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October 7, 2015
Comparing Treatments for Unexplained Infertility
At a Glance
- For couples with unexplained infertility, ovarian stimulation therapy with clomiphene proved at least as effective as a potential alternative.
- The findings support continued use of clomiphene as the first-line therapy for couples with unexplained infertility.
Many cases of infertility can’t be explained. The woman ovulates normally and has no obvious abnormalities in the reproductive tract, while the man produces adequate numbers of sperm. Treatments for unexplained infertility can vary. The most common approach is to use drugs to stimulate the woman’s ovaries to release an egg (ovarian stimulation). Sperm is then inserted directly into the uterus (intrauterine insemination) for the anticipated ovulation.
Currently, the treatment of choice for ovarian stimulation is either clomiphene or injectable gonadotropins. Clomiphene prevents estrogen from binding to cells, which causes changes in the pituitary gland that ultimately trigger the release of an egg. Gonadotropins augment natural compounds from the pituitary that signal the ovary to release an egg. Treatment with gonadotropins, however, is associated with increased adverse effects and multiple pregnancies, which can raise the risk of pregnancy and birth complications.
A 2014 study found that another drug, letrozole, was more effective than clomiphene for achieving live births in certain women with polycystic ovary syndrome, a leading cause of infertility. Letrozole is a breast cancer drug that suppresses production of estrogen and thus triggers release of the hormones that drive ovulation. Some studies suggested that it might be effective for ovarian stimulation in couples with unexplained infertility.
To investigate, a nationwide research network enrolled 900 couples with unexplained infertility. The women, 18 to 40 years of age, were randomly assigned to treatment with letrozole, clomiphene, or gonadotropins. They received the ovarian stimulation drugs and timed intrauterine inseminations for up to 4 monthly menstrual cycles or until they became pregnant or discontinued treatment. There was no placebo control group, as past studies had already tested gonadotropin and clomiphene against placebo controls, and it was considered inappropriate to do so among couples that had been trying to achieve pregnancy for long periods of time. The research was funded largely by NIH’s Eunice Kennedy Shriver National Institute of Child Health and Human Development (NICHD). Results appeared on September 24, 2015, in the New England Journal of Medicine.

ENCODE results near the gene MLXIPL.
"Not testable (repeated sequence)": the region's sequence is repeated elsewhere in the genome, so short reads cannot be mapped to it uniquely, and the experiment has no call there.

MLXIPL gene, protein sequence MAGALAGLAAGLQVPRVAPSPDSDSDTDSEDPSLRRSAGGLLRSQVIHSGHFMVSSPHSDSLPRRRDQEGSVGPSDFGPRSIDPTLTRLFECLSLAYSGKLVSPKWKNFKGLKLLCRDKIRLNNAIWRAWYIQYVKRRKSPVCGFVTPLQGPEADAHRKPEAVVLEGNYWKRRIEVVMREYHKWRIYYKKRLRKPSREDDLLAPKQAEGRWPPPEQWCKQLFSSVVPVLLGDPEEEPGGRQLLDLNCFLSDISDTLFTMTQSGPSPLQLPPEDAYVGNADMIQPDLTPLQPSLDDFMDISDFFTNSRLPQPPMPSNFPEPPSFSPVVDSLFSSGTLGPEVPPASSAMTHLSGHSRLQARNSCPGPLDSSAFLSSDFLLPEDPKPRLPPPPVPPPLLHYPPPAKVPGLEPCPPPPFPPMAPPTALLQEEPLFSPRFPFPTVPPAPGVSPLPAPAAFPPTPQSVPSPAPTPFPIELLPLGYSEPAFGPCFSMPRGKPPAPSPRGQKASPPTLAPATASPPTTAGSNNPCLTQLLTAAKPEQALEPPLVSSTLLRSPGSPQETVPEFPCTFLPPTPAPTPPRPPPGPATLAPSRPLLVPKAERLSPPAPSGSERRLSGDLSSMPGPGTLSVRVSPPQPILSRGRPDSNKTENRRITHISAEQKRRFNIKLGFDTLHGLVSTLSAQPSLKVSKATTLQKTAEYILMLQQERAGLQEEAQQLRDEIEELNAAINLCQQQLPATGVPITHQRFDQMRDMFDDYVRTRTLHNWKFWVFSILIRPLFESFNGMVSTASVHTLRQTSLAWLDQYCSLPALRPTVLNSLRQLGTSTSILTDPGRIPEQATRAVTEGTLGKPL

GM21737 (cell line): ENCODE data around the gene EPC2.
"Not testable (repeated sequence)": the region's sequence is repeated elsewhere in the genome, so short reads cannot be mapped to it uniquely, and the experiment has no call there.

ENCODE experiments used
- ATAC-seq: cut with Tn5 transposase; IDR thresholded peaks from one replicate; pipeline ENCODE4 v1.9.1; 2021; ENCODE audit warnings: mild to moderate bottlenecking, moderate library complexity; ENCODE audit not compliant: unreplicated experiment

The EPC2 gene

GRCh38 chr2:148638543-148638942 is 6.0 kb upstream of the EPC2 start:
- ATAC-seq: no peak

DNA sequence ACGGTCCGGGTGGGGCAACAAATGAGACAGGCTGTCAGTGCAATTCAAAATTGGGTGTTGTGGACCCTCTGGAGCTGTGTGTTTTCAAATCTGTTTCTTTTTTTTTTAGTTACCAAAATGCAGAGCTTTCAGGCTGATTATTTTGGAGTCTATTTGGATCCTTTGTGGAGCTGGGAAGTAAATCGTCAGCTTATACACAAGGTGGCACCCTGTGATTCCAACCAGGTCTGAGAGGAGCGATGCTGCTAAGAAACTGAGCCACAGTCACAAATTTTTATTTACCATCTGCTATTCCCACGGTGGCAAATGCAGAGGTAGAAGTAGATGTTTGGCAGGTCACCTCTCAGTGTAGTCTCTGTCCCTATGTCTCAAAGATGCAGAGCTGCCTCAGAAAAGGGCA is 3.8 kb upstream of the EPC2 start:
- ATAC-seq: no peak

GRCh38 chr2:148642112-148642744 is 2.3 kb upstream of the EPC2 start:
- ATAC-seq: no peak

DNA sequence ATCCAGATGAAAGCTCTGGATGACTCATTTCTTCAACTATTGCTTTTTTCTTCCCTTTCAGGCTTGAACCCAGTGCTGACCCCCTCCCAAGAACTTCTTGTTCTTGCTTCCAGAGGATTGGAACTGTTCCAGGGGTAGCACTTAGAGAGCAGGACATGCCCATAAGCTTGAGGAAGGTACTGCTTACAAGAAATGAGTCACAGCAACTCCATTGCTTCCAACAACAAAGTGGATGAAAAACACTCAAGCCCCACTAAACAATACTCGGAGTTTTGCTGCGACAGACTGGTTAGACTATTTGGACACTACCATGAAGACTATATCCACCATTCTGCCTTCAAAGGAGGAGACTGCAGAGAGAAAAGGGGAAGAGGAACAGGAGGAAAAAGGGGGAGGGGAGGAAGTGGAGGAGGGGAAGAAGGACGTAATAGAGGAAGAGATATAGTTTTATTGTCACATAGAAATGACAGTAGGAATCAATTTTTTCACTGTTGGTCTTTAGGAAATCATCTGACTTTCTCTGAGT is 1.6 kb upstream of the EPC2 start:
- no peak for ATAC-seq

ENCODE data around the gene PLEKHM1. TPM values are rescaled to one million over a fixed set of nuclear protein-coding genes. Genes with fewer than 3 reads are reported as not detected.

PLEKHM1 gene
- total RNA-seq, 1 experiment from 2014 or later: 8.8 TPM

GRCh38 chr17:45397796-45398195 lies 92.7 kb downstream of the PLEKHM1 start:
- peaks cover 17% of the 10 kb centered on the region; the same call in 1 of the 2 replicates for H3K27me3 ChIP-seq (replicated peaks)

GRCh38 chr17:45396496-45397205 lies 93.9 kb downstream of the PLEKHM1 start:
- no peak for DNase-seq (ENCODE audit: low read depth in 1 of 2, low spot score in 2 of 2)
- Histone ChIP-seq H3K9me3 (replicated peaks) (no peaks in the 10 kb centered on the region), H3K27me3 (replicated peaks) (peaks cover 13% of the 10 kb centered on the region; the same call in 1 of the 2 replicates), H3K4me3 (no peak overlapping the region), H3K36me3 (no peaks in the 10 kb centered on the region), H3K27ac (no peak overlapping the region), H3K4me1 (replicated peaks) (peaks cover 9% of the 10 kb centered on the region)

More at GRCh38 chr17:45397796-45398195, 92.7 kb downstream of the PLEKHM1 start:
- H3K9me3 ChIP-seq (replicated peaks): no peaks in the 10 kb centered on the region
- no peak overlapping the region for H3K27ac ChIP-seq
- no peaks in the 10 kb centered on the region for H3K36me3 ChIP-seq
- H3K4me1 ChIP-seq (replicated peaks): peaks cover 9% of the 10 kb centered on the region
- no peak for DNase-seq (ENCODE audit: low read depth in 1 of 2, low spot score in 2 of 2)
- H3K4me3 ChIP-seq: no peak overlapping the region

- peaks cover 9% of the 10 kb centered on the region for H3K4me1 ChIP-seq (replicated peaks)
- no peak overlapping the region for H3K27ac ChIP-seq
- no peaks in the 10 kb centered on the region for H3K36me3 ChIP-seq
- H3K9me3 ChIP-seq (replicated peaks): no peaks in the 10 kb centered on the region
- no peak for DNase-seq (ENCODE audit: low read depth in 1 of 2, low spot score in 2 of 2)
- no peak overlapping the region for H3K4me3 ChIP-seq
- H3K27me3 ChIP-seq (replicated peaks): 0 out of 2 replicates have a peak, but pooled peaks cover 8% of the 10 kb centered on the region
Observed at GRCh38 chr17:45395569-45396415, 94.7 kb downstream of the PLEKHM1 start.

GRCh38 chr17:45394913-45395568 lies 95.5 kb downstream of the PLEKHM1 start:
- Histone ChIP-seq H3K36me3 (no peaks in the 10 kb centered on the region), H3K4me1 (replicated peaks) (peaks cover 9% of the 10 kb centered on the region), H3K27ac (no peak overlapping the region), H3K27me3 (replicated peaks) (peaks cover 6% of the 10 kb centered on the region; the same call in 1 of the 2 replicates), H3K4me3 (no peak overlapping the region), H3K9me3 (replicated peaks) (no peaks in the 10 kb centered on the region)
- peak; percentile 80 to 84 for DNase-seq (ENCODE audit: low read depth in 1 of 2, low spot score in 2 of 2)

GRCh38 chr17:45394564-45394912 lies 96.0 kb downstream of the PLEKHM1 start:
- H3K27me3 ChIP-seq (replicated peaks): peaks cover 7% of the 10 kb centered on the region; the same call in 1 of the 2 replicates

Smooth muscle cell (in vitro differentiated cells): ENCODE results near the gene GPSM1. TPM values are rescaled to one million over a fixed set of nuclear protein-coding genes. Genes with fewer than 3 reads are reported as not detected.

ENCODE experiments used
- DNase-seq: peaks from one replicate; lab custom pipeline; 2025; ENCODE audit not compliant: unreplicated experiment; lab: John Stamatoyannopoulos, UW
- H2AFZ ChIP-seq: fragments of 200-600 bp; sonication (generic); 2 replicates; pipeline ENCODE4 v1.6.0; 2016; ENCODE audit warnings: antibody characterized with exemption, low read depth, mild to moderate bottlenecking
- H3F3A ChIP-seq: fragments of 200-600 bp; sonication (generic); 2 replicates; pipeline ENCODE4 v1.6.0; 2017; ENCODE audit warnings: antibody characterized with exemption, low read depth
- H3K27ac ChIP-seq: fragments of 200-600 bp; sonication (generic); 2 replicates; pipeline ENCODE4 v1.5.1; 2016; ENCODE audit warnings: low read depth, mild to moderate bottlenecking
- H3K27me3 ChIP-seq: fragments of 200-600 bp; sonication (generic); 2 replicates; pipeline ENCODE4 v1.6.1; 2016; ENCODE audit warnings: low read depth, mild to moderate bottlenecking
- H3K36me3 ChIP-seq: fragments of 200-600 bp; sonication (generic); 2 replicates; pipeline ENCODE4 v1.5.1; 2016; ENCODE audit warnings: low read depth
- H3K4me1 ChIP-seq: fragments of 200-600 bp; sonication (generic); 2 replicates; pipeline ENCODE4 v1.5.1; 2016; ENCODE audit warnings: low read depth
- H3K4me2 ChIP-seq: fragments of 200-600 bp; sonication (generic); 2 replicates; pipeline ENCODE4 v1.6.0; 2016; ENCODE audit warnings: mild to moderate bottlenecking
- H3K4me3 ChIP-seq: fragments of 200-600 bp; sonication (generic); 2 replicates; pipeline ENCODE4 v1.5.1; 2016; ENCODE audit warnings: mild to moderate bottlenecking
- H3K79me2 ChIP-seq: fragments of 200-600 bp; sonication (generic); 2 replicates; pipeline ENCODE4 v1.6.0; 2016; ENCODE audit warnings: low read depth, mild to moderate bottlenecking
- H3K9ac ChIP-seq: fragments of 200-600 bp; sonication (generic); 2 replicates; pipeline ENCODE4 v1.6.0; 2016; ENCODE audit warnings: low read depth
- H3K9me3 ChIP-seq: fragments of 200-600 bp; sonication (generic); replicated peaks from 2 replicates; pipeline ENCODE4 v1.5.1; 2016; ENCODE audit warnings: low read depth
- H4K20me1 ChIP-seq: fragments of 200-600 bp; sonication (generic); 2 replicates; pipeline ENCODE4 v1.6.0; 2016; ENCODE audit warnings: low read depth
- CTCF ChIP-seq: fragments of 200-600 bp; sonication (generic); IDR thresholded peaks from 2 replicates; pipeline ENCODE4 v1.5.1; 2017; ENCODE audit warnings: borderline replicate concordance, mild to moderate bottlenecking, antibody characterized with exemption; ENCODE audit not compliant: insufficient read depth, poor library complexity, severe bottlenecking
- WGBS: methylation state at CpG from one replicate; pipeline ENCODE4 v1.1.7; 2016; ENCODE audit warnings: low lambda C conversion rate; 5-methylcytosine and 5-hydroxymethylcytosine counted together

Nearly 750 women completed the study. Rates of conception (defined as having a positive pregnancy test) were 47% in the gonadotropin group, 35% in the clomiphene group, and 28% in the letrozole group. There was no significant difference in the time to conception among the 3 groups.
Live births occurred in about 32% of the women in the gonadotropin group, 23% of the clomiphene group, and 19% of the letrozole group. Gonadotropin treatment resulted in multiple pregnancies in 13% of pregnancies compared to 1% for clomiphene and 3% for letrozole. About 30% of the multiple pregnancies in the gonadotropin group involved triplets, whereas all the multiple pregnancies in the clomiphene and letrozole groups were twins. There were no statistical differences among the groups in birth defects or complications with pregnancy or birth.
The findings show that ovarian stimulation therapy with clomiphene is at least as effective as letrozole, with a lower though not statistically significant difference in the frequency of multiple births. “The conclusion for couples with unexplained infertility is that clomiphene still remains the first-line therapy,” concludes first author Dr. Michael P. Diamond of Georgia Regents University.
- Drug Improves Birth Rates for Women with Ovary Disorder
- Egg-Producing Stem Cells Found in Women
- Pregnancy Problems? Boost the Chance of Having a Baby
- Unexplained Infertility
- Infertility and Fertility
Reference: Letrozole, Gonadotropin, or Clomiphene for Unexplained Infertility. Diamond MP, Legro RS, Coutifaris C, Alvero R, Robinson RD, Casson P, Christman GM, Ager J, Huang H, Hansen KR, Baker V, Usadi R, Seungdamrong A, Bates GW, Rosen RM, Haisenleder D, Krawetz SA, Barnhart K, Trussell JC, Ohl D, Jin Y, Santoro N, Eisenberg E, Zhang H; NICHD Reproductive Medicine Network. N Engl J Med. 2015 Sep 24;373(13):1230-40. doi: 10.1056/NEJMoa1414827. PMID: 26398071.
Funding: NIH’s Eunice Kennedy Shriver National Institute of Child Health and Human Development (NICHD), National Center for Research Resources (NCRR), and National Center for Advancing Translational Sciences (NCATS); and the American Recovery and Reinvestment Act.